What a Deal!

A 30 year fixed-rate mortgage hasn’t always been the standard. As part of FDR’s New Deal in 1934, the Federal Housing Administration was created to help Americans purchase homes with affordable terms.fdr.png

Prior to then, many loans had an amount due at the end of the term called a balloon. Most mortgages had adjustable interest rates even though some might be fixed for a short time. While banks would loan money on a home, they retained the right to call the note due at any time which could exert considerable stress on borrowers.

FHA, during this time, introduced mortgages that offered a fixed rate of interest to the borrower for a 30 year term. This fully amortized loan provided borrowers a financial vehicle that would help them achieve the American Dream while minimizing the risk of having a loan called without the resources to pay it off. It brought long-term stability to the housing market and helped stimulate the economic recovery at a very difficult time in our nation’s history.

Roughly, a third of the mortgages created in 2011 were less than 30 year terms. Many homeowners, similar to those after the Great Depression, would like to get their home paid for as soon as possible. Shorter term mortgages typically have a lower interest rate but higher payments due to fewer years to amortize the mortgage.

Rent or Buy?

The question plaguing every tenant who wants a home of their own is whether they should continue to rent or is it the right time to buy?

The combination of good prices and low mortgage rates make it considerably cheaper to own than rent in most markets. Assuming a person is qualified with a down payment and won’t be moving for several years, there may not be a better time to buy a home.

In the example below, the total house payment is $1,281.01 compared to $1,500 to rent the same home. Before you consider any of the financial benefits attached to home ownership, it’s cheaper to own than to rent.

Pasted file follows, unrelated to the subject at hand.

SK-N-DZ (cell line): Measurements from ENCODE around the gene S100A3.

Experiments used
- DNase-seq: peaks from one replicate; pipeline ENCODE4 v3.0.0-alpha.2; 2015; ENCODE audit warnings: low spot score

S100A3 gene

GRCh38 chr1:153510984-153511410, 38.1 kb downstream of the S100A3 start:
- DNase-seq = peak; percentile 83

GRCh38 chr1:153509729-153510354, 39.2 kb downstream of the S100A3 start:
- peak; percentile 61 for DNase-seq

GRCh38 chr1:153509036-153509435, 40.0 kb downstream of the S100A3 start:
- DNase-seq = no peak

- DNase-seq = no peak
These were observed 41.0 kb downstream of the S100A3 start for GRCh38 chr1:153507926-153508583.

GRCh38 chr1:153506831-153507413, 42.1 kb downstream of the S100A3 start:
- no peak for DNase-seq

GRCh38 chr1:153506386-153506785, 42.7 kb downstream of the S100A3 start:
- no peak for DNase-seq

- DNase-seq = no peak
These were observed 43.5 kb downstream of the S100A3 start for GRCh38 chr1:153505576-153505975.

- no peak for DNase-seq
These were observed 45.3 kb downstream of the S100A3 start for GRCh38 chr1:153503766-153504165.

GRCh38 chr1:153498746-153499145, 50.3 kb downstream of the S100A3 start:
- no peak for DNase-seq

The net cost of housing falls to $764 or just more than half the house payment when you consider the principal reduction due to normal amortization, a modest appreciation and the tax savings along with a reasonable maintenance expense that a tenant would not have to pay.

One of the biggest benefits is the growing equity. As the value goes up, the unpaid balance goes down. A favorable leverage causes their low down payment to grow to $40,609 in a short seven years based on a modest 1% appreciation.

There’s an expression often heard in real estate circles: “Whether you rent or buy, you pay for the house you occupy.” You’re either buying it for yourself or you’re helping the landlord buy it.

Check out a Rent vs. Own to see how your numbers will compare to this example or call me to do it for you.

Contributing Factors

Rental properties have four primary factors that contribute to a return on investment. Based on market conditions and investor strategies, the individual motivating factor can change for property owners.

There was a time when the benefit of tax savings to offset income from other sources was considered important to some investors. However, in today’s environment, they are more likely valued as incidental benefits.

Some investors expect appreciation to deliver the satisfactory results which can be reasonable over time if a reliable appreciation rate is used. Savvy investors today are using conservative estimates for long-term holding periods.

Leverage occurs when borrowed funds are used to control a larger asset. Positive leverage can actually increase the yield on an investment.

The fourth component that contributes to a property’s yield is the cash flow. When the rents are greater than the expenses of operating the property and servicing the debt, there is a positive cash flow. A property with a good cash flow doesn’t have to go up in value to justify the investment.

The combination of lower prices, incredibly low mortgage rates and rising rents are attracting investors to rental properties that include single-family homes in predominantly owner-occupied neighborhoods.

Even if you were to ignore the benefits of tax savings, potential appreciation and leverage, the attractive cash flows make rental property a very smart investment alternative. If you’re curious, contact me for more information.

Who Do You Call?

While the Internet is a great resource to locate information about food, travel and a number of other things, it isn’t necessarily the best place to find a local service provider.

Sure, you can run the search, get quick results and may even see some fairly impressive websites. The problem is that sometimes, those sites are run by companies that sell the leads to providers who may not be as experienced as you’re expecting.

Instead of taking a chance on a total stranger, a personal recommendation could yield you more satisfactory results. Most real estate transactions require some work to be done to the house either in preparation prior to the sale or to meet requirements from the buyer or inspector after the sale is made.

Looking for a service provider on the Internet is easy. Contact me for a recommendation is easier still and you can trust that they’ll be reputable and reasonable. I want to be your personal source of real estate information.